We greased the pan with a bit of butter (“I get to use my fing-ers?”), spread the dough, used a spoon to cover it in sauce (“Can’t I use my fingers for this toooo?) and made funky designs with all of our pizza toppings. Somehow, to the music of a little voice saying ever so loudly, “I’ll do it! I’ll do it! I’ll do it!”, and eagerly asking “Can I try? Can I try?” Chris and I managed to concoct two perfectly passable pizzas complete with cheese, olives, pepperoni, mushrooms and yes, some onions.

The oven was hot, the pizzas were ready and Chris, proud of his accomplishments as a little pizzaiolo (pizza maker), was busy admiring our work.

“Stand back now, Christopher. I’m going to put these pizzas in the oven, ok?” I said slowly, motioning for him to move away from where I was about to open the oven door. Quarters were a bit tight in the kitchen, and obviously I didn’t want him to get hurt. (One of my childhood pizza-making experiences with Nonna resulted in me burning my wrists on a hot oven rack. Nonna’s solution? Give me a drink of water and slather some butter on the wounds. Needless to say, she’s no longer practicing medicine).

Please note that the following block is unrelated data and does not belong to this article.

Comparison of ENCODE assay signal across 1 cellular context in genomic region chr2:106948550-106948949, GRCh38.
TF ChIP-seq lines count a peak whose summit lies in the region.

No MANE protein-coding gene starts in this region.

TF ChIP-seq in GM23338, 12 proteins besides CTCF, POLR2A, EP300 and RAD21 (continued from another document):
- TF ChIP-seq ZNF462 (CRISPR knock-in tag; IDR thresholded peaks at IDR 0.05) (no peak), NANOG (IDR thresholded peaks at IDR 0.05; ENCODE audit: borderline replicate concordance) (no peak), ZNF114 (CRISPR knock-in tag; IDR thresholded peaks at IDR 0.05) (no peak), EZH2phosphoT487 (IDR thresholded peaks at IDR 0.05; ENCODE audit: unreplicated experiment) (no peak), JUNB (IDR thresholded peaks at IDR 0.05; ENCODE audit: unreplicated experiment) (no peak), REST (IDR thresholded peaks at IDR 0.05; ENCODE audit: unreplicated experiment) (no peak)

“Ok!” He chirped, bobbing up and down with excitement and watching me with big eyes.

I opened the oven and was bending down to put the first pizza in, when I felt my posterior brush against something behind me, and that something begin to head towards the floor. It landed with a crash and I quickly shoved the pizza in the oven, closed the door, and stood up praying to the kitchen gods that it hadn’t been anything valuable.

Before I could even turn around to see what I had done, Christopher was shouting it from the rooftops.

“YOUR BIG BUM KNOCKED MY DRAWINGS OFF THE FRIDGE!” His tone was accusatory as he pointed at the pile of papers now strewn all over the floor in front of the oven.

And as if one transgression wasn’t enough, he was sure to add, “AND MY MAGNETS TOO!”

The kitchen gods came through, and nothing ended up being ripped or broken. I helped Chris put his artwork back on the fridge in the same chaotic disarray it had been hanging before and he seemed to forgive me, although he was sure to warn me to “be careful of your bum!”, when, 25 minutes later I once again bent down to retrieve the pizzas from the oven.

The Finished Product

The Finished Product

“So, Chris, do you think you and I could make pizzas again some night? You could help me out?” I asked.

“Yeeeeeahhhh! It was coo-oool!” Chris responded between mouthfuls.

Another Frazzled Chef success!

UPDATE – The next time my little helper was around, I asked him if he was going to come into the kitchen and help me with the pizza for dinner? He responded so angelically in his little voice, “But why, Sarah? Don’t you know how to do it yourself?”